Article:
[Vision2020] A Very Pricey Pineapple

Art Deco art.deco.studios at gmail.com
Sat Apr 28 12:10:03 PDT 2012

  [image: The New York Times] <http://www.nytimes.com/>


April 27, 2012
A Very Pricey Pineapple By GAIL

Let’s talk about talking pineapples.

Actually (spoiler alert!) I’m going to use the pineapple as a sneaky way to
introduce the topic of privatization of public education. I was driven to
this. Do you know how difficult it is to get anybody to read about
“privatization of education?” It’s hell. A pineapple, on the other hand, is
something everybody likes. It’s a symbol of hospitality. Its juice is said
to remove warts. And you really cannot beat the talking-fruit angle.

This month, New York eighth graders took a standardized English test that
included a story called “The Hare and the Pineapple,” in which
you-know-what challenges a hare to a race. The forest animals suspect that
since the pineapple can’t move, it must have some clever scheme to ensure
victory, and they decide to root against the bunny. But when the race
begins, the pineapple just sits there. The hare wins. Then the animals eat
the pineapple. The end.

There were many complaints from the eighth graders, who had to answer
questions like: “What would have happened if the animals had decided to
cheer for the hare?” They were also supposed to decide whether the animals
ate the pineapple because they were hungry, excited, annoyed or amused.
(That part bothered me *a lot*. We’ve got a talking pineapple here, people.
You don’t just go and devour it for having delusions of grandeur.)

Teachers, parents and education experts all chimed in. Nobody liked the
talking pineapple questions. The Daily News, which broke the story,
corralled “Jeopardy!” champion Ken Jennings, who concluded that “the plot
details are so oddly chosen that the story seems to have been written
during a peyote trip.”

The state education commissioner, John King, announced that the questions
would not count in the official test scores. There was no comment from the
test author. That would be Pearson, the world’s largest for-profit
education business, which has a $32 million five-year contract to produce
New York standardized tests.

Now — finally — we have tumbled into my central point. We have turned
school testing into a huge corporate profit center, led by Pearson, for
whom $32 million is actually pretty small potatoes. Pearson has a five-year
testing contract with Texas that’s costing the state taxpayers nearly
half-a-billion dollars.

This is the part of education reform nobody told you about. You heard about
accountability, and choice, and innovation. But when No Child Left
passed 11 years ago, do you recall anybody mentioning that it would
provide monster profits for the private business sector?

Me neither.

It’s not just the tests. No Child Left Behind has created a system of
public-funded charter
a growing number of which are run by for-profit companies. Some of them are
completely online, with kids getting their lessons at home via computer.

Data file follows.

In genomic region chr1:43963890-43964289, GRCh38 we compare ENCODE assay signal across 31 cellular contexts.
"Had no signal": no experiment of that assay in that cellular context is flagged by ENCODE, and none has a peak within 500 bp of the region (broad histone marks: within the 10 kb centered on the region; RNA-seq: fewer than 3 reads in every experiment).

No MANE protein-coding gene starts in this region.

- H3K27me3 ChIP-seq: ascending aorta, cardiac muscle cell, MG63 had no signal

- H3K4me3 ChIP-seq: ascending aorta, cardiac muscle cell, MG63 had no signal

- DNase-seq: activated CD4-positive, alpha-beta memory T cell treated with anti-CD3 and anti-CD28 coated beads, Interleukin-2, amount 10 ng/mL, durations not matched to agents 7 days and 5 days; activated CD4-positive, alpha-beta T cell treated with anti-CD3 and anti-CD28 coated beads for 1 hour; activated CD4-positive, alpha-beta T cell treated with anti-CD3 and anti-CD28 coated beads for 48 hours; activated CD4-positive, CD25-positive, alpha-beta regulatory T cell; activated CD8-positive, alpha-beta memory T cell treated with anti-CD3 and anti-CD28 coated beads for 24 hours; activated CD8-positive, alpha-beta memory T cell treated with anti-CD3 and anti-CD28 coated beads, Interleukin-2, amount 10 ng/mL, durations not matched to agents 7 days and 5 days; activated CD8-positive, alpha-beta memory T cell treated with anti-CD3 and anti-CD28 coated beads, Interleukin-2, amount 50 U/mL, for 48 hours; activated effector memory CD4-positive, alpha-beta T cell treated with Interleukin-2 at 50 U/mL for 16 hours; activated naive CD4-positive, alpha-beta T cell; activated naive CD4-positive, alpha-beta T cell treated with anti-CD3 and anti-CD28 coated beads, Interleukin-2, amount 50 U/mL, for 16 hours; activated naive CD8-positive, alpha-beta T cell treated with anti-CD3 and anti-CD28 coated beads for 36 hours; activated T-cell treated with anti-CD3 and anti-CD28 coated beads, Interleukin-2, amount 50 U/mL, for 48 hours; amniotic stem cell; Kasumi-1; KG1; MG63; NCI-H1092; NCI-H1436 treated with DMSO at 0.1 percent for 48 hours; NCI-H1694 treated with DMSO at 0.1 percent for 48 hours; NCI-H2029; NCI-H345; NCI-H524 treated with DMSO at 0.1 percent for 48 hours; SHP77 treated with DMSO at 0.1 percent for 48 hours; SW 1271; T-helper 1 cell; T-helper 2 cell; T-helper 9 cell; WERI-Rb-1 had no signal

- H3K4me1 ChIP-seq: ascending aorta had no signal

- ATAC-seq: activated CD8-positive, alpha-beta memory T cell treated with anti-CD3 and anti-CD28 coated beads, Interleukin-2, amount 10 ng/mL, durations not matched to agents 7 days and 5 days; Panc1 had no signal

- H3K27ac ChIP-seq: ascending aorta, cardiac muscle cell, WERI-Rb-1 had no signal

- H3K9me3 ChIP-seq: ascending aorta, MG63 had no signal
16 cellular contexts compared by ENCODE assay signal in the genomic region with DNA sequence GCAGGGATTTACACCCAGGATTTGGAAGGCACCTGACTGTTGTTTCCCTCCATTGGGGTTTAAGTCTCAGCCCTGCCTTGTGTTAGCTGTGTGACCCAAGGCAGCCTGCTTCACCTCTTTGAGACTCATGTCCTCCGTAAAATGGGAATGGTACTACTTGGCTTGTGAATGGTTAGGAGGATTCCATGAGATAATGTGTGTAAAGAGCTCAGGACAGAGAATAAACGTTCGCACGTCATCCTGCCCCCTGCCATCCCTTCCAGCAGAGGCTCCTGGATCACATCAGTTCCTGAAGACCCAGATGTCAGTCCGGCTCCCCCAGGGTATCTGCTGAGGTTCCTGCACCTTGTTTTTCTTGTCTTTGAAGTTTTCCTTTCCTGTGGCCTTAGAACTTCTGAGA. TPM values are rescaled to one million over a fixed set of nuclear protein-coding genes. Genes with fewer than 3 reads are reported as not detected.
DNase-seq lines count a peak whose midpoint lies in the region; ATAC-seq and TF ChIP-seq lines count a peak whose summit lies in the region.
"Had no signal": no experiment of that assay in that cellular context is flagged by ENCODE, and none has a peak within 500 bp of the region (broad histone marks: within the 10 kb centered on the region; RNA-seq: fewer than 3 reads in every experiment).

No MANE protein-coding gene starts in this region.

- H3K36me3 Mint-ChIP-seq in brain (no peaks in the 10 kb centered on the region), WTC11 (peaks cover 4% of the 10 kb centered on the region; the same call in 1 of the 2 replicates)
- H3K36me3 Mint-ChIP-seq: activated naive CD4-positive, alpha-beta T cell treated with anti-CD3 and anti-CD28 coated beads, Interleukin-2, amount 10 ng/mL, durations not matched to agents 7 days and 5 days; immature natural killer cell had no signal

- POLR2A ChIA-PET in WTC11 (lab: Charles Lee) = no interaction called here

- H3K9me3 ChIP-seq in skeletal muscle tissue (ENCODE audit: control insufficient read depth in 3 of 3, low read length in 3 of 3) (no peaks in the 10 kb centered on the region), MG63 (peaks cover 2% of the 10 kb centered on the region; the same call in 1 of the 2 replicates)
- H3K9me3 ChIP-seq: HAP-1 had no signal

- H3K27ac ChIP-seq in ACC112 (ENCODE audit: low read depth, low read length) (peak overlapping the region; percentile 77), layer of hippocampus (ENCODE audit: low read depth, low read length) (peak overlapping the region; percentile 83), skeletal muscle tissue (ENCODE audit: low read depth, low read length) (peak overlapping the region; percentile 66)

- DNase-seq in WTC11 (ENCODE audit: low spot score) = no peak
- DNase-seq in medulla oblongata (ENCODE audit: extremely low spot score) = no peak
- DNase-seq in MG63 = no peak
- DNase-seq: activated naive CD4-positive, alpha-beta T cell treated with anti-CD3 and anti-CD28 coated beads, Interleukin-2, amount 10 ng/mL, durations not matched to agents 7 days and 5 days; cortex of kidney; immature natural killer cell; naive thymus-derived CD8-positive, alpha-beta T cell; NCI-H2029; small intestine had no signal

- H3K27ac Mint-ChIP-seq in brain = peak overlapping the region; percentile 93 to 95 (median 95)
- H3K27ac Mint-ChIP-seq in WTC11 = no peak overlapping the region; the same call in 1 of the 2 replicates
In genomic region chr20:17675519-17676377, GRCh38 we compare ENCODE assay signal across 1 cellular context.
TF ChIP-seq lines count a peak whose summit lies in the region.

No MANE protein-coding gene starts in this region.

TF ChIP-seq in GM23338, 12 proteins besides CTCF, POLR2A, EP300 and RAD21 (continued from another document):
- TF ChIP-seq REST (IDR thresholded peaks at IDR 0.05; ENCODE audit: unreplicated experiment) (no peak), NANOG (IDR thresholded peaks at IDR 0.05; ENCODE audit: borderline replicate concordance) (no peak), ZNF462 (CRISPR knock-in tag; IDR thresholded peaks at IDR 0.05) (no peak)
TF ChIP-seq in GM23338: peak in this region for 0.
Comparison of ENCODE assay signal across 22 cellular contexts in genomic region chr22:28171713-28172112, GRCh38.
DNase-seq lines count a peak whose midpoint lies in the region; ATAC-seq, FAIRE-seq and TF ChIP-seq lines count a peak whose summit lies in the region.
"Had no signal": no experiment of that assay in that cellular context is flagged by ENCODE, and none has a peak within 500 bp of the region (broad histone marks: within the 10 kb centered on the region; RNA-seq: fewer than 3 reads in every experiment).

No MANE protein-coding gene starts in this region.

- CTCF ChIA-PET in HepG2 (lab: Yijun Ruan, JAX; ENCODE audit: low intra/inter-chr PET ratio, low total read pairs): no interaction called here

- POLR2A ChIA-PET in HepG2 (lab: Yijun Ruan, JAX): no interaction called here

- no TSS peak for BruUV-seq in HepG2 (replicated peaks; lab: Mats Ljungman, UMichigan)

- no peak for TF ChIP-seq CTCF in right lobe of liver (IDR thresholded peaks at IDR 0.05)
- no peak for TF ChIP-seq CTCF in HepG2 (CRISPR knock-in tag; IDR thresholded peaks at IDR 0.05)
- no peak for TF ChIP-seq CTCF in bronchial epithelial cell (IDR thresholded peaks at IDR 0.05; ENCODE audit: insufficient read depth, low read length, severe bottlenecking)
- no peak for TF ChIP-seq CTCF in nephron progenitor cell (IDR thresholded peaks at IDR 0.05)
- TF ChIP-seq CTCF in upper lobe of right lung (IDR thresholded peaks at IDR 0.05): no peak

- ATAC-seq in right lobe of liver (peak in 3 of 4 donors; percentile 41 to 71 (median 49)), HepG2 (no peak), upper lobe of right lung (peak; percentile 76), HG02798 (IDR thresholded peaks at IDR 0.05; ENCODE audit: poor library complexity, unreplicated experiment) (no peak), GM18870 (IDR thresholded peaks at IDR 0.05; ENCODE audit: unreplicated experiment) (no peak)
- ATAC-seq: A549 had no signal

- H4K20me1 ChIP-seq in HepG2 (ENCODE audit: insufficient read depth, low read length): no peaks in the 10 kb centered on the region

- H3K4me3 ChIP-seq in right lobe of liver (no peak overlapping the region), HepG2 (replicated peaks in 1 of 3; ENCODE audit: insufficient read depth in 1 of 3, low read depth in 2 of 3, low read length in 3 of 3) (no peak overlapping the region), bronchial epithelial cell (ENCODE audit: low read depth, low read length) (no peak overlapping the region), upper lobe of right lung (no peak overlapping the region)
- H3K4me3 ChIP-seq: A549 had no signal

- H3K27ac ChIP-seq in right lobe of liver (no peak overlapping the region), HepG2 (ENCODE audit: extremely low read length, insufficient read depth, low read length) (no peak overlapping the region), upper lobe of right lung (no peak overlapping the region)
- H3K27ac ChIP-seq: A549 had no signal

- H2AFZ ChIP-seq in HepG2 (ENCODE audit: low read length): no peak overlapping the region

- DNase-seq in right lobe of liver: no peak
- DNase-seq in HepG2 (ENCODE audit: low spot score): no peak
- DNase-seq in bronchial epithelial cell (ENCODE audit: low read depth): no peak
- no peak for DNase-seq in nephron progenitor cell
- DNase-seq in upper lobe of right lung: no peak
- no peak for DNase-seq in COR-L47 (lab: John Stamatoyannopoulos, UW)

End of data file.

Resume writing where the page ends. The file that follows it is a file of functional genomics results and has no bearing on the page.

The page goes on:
The academic results can be abysmal, but on the plus side — definitely no
classroom crowding issues.

Pearson is just one part of the picture, albeit a part about the size of
Mount Rushmore. Its lobbyists include the guy who served as the top White
House liaison with Congress on drafting the No Child law. It has its own
nonprofit foundation that sends state education commissioners on free trips
overseas to contemplate school reform.

An American child could go to a public school run by Pearson, studying from
books produced by Pearson, while his or her progress is evaluated by
Pearson standardized tests. The only public participant in the show would
be the taxpayer.

If all else fails, the kid could always drop out and try to get a diploma
via the good old G.E.D. The General Educational Development test program
used to be operated by the nonprofit American Council on Education, but
last year the Council and Pearson announced that they were going into a
partnership to redevelop the G.E.D. — a nationally used near-monopoly — as
a profit-making enterprise.

“We’re a capitalist system, but this is worrisome,” said New York Education
Commissioner King.

The Obama administration has been trying to tackle the astronomical costs
of 50 different sets of standardized tests by funding efforts by states to
develop shared models — a process you will be stunned to hear is being
denounced by conservatives like Gov. Rick Perry of Texas as “a federal
takeover of public schools.”

Education Secretary Arne Duncan has also begun giving out waivers from the
requirement that children in failing public schools be given after-school
tutoring. Idea sounded great. Hardly helped the kids at all. But no
for-profit tutoring company was left behind.

The pushback against privatization isn’t easy. We’re now in a world in
which decisions about public education involve not just parents and
children and teachers, but also big profits or losses for the private
sector. Change the tests, or the
or the charters, or even the rules for teacher certification, and you
change somebody’s bottom line.

It’s a tough world out there. Ask the talking pineapple.

Art Deco (Wayne A. Fox)
art.deco.studios at gmail.com
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